Rivera’s unique blend of traditional European iconography with less familiar Mesoamerican iconography and stylistic references is charged and designed to signify his work’s broader meaning. The biggest loss from MOMA’s decontextualization of Rivera and the fresco’s in this show is that it dilutes meaning to such an extent that viewers are bored instead of challenged.


  1. I really like your assessment of this show and I think you contribute some great thoughts. I was pretty underwhelmed by this exhibition and also felt that it was largely a missed opportunity. The show seemed to focus more on Rivera’s technique and why he used fresco as a medium rather than on his artistic statements. I had no clue that four of the frescos in the show were smaller sections from larger murals he had already done, and I agree that that would have been valuable information. The show felt weirdly intimate for such large-scale works, so it would have been helpful for us to know that that’s not how Rivera originally intended for us to view all of them.

    I noticed only two typos: in the second paragraph, there should be an apostrophe after “frescos” in “his frescos beauty.” Also, in the very last sentence “an muralist” should be “a muralist.” Another correction applies to the fourth paragraph when you talk about the curator’s oversight by not mentioning binders. I think the plaster is technically the binder in frescos; they add water to the pigment and paint it into the wet plaster without a binder, then the plaster holds the pigment as it dries.

    Overall, I really enjoyed your post. Great job!

  2. I like the way this review shows an effective use of historical information. It gives a good overview of the show and helps the viewer to contextualize Rivera's work. This historical issues support the author’s statement and clarify his radical political position. I think this was a good way to invite the viewer to see the show by reflecting on the role of the art space as political filter. Especially it is interesting to reflect on the conflict between his Mexican origins and his relationship with the American institutions. I enjoyed how you organized the review and the way you included attention to details. I am not sure about the importance of the binders, but in general I think the review is full of good observations.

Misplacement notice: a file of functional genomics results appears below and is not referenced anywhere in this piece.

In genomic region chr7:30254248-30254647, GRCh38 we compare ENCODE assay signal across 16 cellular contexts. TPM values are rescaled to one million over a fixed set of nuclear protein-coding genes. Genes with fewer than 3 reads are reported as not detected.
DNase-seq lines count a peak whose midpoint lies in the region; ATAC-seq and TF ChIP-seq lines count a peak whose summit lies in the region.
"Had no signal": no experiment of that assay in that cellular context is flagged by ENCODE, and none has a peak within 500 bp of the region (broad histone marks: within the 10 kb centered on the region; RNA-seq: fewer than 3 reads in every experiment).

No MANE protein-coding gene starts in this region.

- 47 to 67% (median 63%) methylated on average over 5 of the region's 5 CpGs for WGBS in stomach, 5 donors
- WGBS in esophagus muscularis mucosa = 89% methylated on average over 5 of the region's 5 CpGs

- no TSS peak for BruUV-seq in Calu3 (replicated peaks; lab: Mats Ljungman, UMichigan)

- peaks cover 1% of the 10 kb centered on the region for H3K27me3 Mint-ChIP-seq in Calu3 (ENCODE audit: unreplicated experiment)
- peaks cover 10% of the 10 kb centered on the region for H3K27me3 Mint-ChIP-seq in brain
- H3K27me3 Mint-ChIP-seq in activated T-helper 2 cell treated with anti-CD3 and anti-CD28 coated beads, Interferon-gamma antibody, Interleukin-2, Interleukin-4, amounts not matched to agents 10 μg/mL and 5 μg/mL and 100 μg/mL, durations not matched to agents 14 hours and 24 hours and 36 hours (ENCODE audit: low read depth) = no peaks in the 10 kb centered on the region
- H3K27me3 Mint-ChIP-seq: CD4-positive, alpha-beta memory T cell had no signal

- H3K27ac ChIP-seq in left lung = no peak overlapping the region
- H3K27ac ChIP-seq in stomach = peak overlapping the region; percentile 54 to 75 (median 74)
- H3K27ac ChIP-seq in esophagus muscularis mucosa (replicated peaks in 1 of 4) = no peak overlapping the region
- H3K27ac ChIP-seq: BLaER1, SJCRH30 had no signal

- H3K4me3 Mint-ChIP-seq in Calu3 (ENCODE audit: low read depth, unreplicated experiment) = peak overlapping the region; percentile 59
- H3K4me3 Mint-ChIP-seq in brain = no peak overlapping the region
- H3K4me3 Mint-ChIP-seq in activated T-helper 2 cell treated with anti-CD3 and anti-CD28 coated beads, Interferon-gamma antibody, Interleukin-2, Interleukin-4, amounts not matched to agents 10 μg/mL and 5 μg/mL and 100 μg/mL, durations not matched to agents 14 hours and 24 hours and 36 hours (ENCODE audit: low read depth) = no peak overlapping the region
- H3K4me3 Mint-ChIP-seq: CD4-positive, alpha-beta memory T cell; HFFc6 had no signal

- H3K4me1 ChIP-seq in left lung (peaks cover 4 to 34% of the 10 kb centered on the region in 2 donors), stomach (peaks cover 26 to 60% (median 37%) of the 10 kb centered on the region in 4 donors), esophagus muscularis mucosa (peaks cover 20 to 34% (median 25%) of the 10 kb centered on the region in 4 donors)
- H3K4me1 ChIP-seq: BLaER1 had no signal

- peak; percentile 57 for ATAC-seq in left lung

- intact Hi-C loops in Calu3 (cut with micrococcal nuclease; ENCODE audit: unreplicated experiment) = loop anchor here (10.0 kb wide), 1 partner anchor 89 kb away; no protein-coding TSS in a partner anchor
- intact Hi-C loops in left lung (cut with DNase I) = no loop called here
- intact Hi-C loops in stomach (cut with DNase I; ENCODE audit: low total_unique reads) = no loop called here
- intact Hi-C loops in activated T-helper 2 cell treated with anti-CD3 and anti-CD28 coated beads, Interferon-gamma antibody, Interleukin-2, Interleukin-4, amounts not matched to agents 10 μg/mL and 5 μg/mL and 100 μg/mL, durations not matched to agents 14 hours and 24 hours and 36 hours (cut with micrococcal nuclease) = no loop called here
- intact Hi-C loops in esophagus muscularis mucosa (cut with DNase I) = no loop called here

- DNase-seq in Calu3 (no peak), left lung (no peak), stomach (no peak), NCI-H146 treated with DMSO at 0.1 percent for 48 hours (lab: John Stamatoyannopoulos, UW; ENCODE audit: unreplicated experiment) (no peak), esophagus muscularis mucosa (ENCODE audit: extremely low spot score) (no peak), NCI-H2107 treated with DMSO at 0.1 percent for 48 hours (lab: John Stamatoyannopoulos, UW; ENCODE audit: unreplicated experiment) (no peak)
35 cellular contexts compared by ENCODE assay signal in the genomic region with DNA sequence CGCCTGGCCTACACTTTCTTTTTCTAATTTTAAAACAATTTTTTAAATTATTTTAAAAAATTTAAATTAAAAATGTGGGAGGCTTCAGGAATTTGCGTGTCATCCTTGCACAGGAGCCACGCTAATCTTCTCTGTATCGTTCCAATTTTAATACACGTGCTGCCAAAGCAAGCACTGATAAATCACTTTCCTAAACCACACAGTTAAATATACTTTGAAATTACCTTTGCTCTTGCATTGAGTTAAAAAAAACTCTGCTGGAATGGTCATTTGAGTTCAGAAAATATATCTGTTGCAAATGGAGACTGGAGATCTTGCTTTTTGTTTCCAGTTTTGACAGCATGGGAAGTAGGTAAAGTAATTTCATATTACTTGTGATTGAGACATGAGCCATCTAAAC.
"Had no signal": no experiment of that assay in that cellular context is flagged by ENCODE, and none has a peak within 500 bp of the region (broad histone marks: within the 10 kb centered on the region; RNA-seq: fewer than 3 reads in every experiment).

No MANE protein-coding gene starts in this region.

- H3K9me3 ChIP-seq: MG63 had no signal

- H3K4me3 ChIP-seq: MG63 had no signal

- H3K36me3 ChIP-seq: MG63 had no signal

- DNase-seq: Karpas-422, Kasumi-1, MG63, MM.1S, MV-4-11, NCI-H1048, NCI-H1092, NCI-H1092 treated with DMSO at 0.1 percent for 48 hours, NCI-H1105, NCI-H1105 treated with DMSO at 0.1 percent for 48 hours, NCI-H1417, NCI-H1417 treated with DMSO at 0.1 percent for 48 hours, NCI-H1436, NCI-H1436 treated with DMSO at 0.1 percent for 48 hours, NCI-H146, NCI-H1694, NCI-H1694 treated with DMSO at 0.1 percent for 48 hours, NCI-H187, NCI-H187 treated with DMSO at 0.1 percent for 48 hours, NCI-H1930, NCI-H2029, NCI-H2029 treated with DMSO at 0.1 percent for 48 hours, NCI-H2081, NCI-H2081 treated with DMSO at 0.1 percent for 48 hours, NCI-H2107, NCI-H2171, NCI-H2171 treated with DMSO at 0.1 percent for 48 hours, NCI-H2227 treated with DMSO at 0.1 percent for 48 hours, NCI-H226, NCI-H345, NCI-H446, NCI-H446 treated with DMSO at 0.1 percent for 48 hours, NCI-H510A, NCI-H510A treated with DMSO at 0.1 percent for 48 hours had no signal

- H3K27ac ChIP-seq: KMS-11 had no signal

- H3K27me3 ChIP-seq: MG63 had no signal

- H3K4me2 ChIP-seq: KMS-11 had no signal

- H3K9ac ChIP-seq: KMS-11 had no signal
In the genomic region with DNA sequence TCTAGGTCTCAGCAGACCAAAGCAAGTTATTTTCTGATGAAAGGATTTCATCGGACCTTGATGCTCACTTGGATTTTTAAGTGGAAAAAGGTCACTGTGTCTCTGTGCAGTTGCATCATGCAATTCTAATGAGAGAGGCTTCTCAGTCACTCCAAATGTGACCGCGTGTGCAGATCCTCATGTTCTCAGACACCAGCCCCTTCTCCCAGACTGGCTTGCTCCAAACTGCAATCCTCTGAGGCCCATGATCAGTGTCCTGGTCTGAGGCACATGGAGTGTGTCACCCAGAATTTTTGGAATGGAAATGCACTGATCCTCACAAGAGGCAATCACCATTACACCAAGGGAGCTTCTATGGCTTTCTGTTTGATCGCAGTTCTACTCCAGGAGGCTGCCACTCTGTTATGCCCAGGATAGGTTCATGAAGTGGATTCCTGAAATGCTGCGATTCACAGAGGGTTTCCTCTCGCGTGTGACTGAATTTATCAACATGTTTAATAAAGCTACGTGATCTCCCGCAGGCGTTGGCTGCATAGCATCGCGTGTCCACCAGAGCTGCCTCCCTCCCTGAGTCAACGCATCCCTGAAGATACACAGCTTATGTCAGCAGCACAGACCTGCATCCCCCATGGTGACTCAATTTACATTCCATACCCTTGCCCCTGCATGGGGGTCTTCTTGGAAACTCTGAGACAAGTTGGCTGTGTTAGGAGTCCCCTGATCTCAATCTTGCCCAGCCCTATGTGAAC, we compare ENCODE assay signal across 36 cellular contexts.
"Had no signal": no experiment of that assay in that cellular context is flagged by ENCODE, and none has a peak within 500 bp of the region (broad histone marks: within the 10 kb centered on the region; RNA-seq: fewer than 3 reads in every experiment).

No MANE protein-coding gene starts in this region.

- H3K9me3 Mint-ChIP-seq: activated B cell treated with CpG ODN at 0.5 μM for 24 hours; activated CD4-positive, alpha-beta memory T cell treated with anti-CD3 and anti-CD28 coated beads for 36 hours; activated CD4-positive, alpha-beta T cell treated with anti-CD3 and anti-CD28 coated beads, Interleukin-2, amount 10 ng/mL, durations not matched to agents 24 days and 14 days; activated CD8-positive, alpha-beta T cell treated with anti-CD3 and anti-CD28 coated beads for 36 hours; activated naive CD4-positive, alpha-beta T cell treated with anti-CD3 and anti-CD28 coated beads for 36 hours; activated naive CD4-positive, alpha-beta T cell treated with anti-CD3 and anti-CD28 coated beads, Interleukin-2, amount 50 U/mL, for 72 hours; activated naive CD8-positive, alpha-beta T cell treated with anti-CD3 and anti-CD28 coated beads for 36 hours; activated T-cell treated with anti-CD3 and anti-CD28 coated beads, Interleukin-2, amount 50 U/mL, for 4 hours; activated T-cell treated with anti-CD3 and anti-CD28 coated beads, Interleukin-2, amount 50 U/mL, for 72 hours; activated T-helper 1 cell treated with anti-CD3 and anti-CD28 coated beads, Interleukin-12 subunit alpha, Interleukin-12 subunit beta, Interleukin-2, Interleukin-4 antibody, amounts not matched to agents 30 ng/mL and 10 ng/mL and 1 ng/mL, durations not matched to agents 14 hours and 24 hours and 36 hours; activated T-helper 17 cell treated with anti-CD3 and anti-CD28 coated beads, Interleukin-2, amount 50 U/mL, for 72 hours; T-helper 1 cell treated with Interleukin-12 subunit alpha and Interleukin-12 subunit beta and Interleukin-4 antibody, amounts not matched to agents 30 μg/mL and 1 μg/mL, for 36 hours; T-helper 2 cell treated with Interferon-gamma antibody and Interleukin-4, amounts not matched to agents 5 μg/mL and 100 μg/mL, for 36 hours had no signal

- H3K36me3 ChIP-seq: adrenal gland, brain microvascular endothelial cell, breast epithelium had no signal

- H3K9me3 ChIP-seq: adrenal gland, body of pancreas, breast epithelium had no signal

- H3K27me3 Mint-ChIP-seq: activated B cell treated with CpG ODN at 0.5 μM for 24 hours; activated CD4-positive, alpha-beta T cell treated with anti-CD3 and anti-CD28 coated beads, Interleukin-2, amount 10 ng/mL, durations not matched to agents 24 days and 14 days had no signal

3. I think your review is as incisive as it is illuminating. Having seen this exhibit in person, I was also unaware that I was looking at only sections of larger murals. Putting them in context would have been very helpful. It seems that this show left a lot to the viewer’s imagination and in doing so failed to capture what it set to do. For me, seeing this work in person did nothing to capture that feeling of awe in Rivera’s work that I had come to believe it represented. After reading your review, I now realize that part of my intuitive sense of what the show lacked was due to the way the work was presented. The space, with its low ceiling and smallish floor plan, felt oppressive for the large work of such a well-known artists. As I am writing this, maybe that was part of the curatorial point: to reflect some of the oppression that Diego exposed in his work.
    As a painter, I've looked at reproductions of Rivera’s work on and off for as long as I can remember. Other than highlighting his proficiency as a draftsman, the entire show had the feeling it was shoehorned into a less than optimum space in a back room at MoMa that had just had a last minute cancellation. The format did little to inspire viewers to linger and question: I left after a cursory walk through, not because I was disinterested as much as I was feeling cornered in a small, crowded space where I couldn’t breath, let alone see the work.